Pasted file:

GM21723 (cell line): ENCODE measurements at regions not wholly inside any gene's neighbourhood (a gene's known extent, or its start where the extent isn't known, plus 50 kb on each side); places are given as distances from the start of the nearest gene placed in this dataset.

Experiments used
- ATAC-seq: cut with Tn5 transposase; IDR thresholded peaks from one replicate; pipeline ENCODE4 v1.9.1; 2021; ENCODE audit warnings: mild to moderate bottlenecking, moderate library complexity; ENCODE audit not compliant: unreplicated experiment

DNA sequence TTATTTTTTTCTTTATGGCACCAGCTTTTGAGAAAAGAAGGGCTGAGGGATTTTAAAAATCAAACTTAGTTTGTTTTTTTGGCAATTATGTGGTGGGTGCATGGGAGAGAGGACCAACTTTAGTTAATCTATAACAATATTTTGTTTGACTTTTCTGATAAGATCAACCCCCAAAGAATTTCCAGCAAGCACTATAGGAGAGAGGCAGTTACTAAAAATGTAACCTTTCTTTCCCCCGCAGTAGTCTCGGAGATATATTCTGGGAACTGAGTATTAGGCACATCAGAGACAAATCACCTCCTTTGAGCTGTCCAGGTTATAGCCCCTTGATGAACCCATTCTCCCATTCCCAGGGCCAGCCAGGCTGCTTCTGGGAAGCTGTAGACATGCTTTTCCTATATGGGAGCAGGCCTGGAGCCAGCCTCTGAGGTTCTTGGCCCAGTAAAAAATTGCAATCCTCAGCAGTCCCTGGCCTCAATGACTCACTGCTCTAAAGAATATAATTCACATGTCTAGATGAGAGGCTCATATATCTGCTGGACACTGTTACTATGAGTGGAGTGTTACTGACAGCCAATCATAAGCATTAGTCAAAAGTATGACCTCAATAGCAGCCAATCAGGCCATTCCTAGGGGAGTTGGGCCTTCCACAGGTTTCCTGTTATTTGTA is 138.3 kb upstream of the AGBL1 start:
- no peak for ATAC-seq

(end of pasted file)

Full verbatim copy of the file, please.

GM21723 (cell line): ENCODE measurements at regions not wholly inside any gene's neighbourhood (a gene's known extent, or its start where the extent isn't known, plus 50 kb on each side); places are given as distances from the start of the nearest gene placed in this dataset.

Experiments used
- ATAC-seq: cut with Tn5 transposase; IDR thresholded peaks from one replicate; pipeline ENCODE4 v1.9.1; 2021; ENCODE audit warnings: mild to moderate bottlenecking, moderate library complexity; ENCODE audit not compliant: unreplicated experiment

DNA sequence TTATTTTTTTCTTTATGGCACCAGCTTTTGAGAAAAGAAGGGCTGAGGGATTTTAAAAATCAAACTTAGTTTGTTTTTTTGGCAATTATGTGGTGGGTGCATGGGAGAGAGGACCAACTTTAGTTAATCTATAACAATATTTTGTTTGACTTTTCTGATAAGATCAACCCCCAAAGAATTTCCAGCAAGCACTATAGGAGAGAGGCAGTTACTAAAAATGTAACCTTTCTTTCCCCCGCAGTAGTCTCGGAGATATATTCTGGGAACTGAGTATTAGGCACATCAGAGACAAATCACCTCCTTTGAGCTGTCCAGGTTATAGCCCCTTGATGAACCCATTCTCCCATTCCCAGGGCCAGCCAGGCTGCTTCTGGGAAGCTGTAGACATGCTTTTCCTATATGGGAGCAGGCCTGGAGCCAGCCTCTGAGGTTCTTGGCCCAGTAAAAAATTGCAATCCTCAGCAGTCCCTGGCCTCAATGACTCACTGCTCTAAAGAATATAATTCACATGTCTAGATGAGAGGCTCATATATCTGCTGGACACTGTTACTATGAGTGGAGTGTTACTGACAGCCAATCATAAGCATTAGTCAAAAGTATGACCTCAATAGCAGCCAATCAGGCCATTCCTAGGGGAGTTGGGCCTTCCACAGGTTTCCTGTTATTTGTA is 138.3 kb upstream of the AGBL1 start:
- no peak for ATAC-seq